A Solar Reflection

It’s the day after Midsummer—at least, here in the Northern Hemisphere—and it’s hot and sunny, as one would expect. Meanwhile, the chaos weather of global climate change goes on: Banff had 25 cm of snow last night.

I had a quiet Midsummer: set out my Sun Broom to soak up the sun and wove some additional lengths of wild rye into it; contemplated my Focus for awhile.  The day became very hot and we mostly lay about under a fan with our clothes off.

These are the longest days of the year, and those many hours of daylight bring a sense of possibility with them: so much time to do things, so much potential. And yet there is also a feeling of leisure, of relaxation: with so much time, why rush?

For myself, around now is when I feel the urgency of the world recede. It’s not that it isn’t there—witness the horrific concentration camps the Trump kakistocracy is jamming migrant children and families into, and the latest news on global warming—but for a moment, it seems with these warm and luxurious days, the oppressiveness of the news and the facts of our global situation recedes. And I feel almost…optimistic?

Yes, crashes are coming—or, rather, in progress: an economic crash as capitalism collapses under its own metastasized weight; an ecological crash as the planet warms, biological communities unravel and mass extinctions take place; and a human population crash as our ability to flog food out of the soil deteriorates with increasing climate chaos, rising oceans drive waves of climate refugees into areas that can’t support them, and idiot xenophobia keeps migrant agricultural workers away from the crops they would otherwise pick.

Yes, that’s happening.

Still, I look at what is happening in culture and I can’t help but to be encouraged. Awareness—and disapproval—of racism, sexism and homophobia are skyrocketing as older generations die off. People who embrace those ideas are kicking up dust right now, but they’re dying, and good riddance. And credulity in gods and the supernatural is plummeting. It’s going to take awhile, but people who believe in evidence and critical thinking and the social contract are on the ascendant.

And then, there’s us. We naturalistic, Earth-revering Pagans, including Atheopagans.

We are, I believe, collectively forming the embodied and implemented answer to the age-old conflict between science and religion: between loyalty to the factual truth and feeding the parts of ourselves that need stories, and rituals, and meaning.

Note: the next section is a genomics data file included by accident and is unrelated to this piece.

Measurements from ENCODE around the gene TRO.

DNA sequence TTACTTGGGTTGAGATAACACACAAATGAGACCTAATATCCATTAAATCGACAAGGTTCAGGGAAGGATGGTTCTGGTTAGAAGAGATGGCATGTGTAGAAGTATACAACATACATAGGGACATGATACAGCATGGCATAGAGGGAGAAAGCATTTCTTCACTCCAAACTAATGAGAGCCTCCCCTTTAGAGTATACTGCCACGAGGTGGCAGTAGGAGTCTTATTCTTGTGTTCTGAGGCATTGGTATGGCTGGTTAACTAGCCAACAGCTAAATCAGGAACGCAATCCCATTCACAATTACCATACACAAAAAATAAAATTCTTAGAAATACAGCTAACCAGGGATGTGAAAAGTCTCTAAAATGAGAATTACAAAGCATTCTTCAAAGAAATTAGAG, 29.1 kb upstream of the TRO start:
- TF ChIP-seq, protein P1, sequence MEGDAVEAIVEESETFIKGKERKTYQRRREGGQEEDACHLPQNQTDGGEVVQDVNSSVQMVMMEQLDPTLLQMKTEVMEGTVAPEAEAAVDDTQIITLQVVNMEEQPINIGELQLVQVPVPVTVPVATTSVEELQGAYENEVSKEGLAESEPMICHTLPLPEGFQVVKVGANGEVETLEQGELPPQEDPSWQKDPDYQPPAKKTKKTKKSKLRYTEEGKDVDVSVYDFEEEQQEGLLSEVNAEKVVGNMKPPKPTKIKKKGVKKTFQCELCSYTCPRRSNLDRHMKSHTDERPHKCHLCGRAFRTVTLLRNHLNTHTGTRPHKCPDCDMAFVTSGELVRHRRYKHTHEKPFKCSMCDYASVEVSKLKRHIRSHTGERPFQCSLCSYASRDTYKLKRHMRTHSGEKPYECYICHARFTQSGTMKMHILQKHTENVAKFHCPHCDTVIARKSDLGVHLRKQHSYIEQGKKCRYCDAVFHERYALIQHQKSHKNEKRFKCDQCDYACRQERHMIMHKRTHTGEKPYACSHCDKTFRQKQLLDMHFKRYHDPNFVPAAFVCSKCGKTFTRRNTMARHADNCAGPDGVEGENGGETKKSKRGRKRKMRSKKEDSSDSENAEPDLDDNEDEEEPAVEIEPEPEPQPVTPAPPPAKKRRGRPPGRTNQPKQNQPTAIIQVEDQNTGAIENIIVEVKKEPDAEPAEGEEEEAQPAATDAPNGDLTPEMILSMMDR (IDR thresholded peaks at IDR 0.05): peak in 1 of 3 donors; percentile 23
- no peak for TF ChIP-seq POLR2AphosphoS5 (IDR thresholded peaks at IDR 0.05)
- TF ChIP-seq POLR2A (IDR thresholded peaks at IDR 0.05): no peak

And we’re doing so around values of kindness, inclusiveness, wonder and joy, both lived and advocated for.

I believe that counts for something in the world. I believe that the healthier we are as people, the louder our voices for those healthy and kind and Earth-loving values are, the more of an impact we have, even in the midst of the crashes.

People are tenacious. They are singularly difficult to extirpate, even in an ecological collapse. Inevitably, survivors migrate to somewhere more benign and set up shop, with their innovative minds and clever adaptations, and they make a go of it once again.

I intend and believe that our values and practices are informed by the lessons of history: that they are what we need to bring forward into the new cultures that will be born after capitalistic consumer culture can no longer be sustained.

So, as I said: optimistic. The long days leave me looking at Long Time, and understanding that a time of collapse and damage and ignorance isn’t the end of the story. Rather, it is an opportunity to begin writing the coming chapters.

Thank you for joining this journey with me—for helping to inform and develop Atheopagan culture and practice. Even here at the ends of many things, we are not powerless, and we are not defeated.

I’ll close with a chant I wrote for fire circle rituals, and sing pretty often (I’ll put up a YouTube video with the tune tomorrow, if anyone is interested):

We believe in a better world
We believe in justice
We believe in a better world
We believe in peace
We believe in a better world
We can heal our Planet

We won’t bow down.

We won’t bow down.

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